Amish Community Carries Anti-Diabetic Gene That Makes Them Live Longer

Amish Community Carries Anti-Diabetic Gene That Makes Them Live Longer
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A gene that appeared in the Amish religious group seems to make community members live ten years longer and be less susceptible to diabetes.

The gene is called SERPINE1, which is known to generate an aging protein called PAI-1. However, a variant of this gene that occurred six generations ago in an Amish group led to a half-protein production. Researchers have questioned whether this mutation can indeed be associated with a greater life expectancy for those who carry it.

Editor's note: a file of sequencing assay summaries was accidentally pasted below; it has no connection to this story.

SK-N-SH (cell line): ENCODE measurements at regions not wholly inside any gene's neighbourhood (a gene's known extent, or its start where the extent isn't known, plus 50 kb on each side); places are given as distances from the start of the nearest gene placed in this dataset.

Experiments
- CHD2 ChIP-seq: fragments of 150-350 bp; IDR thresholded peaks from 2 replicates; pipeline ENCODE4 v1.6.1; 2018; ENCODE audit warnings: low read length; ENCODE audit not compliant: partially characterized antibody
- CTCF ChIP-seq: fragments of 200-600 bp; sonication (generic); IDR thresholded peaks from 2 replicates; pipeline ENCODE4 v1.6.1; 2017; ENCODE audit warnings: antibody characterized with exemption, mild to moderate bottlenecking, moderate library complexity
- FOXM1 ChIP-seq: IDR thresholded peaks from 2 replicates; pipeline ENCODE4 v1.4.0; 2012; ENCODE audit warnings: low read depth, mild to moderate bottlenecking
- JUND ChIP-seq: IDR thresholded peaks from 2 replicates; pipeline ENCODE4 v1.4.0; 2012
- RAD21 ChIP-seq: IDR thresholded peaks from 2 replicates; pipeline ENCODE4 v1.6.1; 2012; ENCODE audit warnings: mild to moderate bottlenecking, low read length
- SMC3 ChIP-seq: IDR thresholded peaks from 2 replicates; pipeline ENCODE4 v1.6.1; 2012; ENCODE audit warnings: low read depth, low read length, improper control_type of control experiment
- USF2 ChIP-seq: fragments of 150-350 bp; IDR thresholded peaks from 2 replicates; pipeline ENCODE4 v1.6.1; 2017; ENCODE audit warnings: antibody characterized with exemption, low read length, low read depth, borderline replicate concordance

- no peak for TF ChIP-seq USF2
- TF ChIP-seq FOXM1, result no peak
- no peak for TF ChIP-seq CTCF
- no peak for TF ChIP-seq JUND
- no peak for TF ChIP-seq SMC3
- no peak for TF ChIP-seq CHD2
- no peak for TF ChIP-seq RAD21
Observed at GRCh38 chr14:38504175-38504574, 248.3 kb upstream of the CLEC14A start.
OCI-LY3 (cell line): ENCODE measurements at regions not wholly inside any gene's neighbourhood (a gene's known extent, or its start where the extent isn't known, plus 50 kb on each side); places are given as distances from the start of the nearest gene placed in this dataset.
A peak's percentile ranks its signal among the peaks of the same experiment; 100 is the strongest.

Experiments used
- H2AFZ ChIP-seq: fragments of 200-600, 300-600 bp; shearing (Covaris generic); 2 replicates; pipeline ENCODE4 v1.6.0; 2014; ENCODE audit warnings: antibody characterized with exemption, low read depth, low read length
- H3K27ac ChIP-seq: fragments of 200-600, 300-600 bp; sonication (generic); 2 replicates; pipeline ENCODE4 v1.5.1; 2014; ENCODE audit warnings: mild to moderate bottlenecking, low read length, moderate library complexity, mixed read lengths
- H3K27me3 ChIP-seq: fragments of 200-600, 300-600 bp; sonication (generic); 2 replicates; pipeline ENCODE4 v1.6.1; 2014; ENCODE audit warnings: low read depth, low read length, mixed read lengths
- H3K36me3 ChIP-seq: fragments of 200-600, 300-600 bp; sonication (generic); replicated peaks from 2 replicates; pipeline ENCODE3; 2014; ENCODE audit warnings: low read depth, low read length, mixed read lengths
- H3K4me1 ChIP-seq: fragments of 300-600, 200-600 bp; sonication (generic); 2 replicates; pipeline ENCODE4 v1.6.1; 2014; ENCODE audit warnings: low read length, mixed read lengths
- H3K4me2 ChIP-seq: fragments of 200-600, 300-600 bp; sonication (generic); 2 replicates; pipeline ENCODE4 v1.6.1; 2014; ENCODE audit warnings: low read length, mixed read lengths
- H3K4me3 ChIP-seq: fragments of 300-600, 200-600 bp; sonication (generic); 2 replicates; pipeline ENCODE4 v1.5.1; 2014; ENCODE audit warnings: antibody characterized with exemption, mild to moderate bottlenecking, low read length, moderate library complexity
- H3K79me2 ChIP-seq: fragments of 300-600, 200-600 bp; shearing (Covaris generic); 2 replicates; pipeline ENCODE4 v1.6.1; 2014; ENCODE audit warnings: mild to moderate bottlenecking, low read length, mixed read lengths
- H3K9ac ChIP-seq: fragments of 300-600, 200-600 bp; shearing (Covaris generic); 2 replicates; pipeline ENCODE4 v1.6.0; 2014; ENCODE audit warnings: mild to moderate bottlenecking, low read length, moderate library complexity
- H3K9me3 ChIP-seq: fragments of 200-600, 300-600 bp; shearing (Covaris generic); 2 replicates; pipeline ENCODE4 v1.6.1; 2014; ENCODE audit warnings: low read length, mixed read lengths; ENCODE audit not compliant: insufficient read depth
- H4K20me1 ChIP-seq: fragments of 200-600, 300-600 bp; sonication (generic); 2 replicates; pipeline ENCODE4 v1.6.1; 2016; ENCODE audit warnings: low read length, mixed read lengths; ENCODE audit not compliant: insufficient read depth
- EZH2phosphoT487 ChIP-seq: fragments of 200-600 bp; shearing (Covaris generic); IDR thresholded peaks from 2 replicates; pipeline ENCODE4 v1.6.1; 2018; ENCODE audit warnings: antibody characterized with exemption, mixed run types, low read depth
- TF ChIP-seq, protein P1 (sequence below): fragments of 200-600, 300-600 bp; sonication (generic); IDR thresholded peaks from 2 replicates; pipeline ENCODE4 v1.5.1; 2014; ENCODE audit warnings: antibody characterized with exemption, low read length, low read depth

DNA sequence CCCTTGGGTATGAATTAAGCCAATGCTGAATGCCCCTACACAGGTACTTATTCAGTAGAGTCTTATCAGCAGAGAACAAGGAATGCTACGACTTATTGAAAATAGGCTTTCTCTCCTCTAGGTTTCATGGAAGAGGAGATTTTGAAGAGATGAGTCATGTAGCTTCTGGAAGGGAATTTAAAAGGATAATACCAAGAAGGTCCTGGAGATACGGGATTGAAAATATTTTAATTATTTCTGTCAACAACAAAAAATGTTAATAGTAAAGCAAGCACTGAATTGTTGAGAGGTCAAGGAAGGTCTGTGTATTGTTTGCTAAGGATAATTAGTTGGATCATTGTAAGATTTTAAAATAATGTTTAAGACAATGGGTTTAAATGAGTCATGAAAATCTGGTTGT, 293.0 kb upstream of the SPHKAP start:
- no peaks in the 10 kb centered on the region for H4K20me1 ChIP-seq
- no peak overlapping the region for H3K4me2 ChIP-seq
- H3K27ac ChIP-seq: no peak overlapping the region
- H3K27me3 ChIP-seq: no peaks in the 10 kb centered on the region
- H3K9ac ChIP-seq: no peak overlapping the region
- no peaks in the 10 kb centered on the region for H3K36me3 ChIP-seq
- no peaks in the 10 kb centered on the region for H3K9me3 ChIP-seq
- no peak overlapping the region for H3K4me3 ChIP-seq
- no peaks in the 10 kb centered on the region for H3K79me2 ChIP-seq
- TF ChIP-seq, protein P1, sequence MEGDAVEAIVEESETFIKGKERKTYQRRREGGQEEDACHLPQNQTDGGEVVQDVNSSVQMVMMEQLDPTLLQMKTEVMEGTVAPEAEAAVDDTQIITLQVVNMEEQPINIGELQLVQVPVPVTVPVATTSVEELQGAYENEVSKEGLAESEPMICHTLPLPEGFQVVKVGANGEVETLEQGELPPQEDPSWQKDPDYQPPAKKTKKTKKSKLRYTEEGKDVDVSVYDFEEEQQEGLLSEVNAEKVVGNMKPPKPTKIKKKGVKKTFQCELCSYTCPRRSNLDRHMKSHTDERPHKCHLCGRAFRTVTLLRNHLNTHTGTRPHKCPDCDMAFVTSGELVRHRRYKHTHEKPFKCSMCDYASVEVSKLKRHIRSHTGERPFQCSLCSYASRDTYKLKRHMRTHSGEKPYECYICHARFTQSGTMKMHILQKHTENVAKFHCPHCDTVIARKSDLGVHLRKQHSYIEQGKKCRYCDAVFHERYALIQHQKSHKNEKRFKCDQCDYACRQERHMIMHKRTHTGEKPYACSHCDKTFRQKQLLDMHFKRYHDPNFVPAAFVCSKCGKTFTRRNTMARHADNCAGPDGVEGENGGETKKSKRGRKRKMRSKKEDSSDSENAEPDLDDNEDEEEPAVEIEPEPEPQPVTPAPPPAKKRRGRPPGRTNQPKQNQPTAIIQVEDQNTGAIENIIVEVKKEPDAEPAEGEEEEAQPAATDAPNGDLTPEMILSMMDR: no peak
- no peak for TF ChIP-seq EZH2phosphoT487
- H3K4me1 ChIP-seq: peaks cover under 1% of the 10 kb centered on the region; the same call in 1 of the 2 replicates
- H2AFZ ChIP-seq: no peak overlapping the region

177 members of a community in Indiana were studied. Of these, 43 had at least one copy of the gene variant.

In addition to analyzing DNA, scientists have found other signs of aging, such as insulin resistance, which is associated with diabetes and the length of chromosome ends. They also saw which of the 221 dead relatives were wearing this gene and analyzed how much they lived.

Scientists have found that those who carried the mutation lived on average 10 years longer with a life expectancy of 85 years. Moreover, they had a 30% lower insulin level. None of the carriers had diabetes, while 7% of those without a mutation developed this disease.


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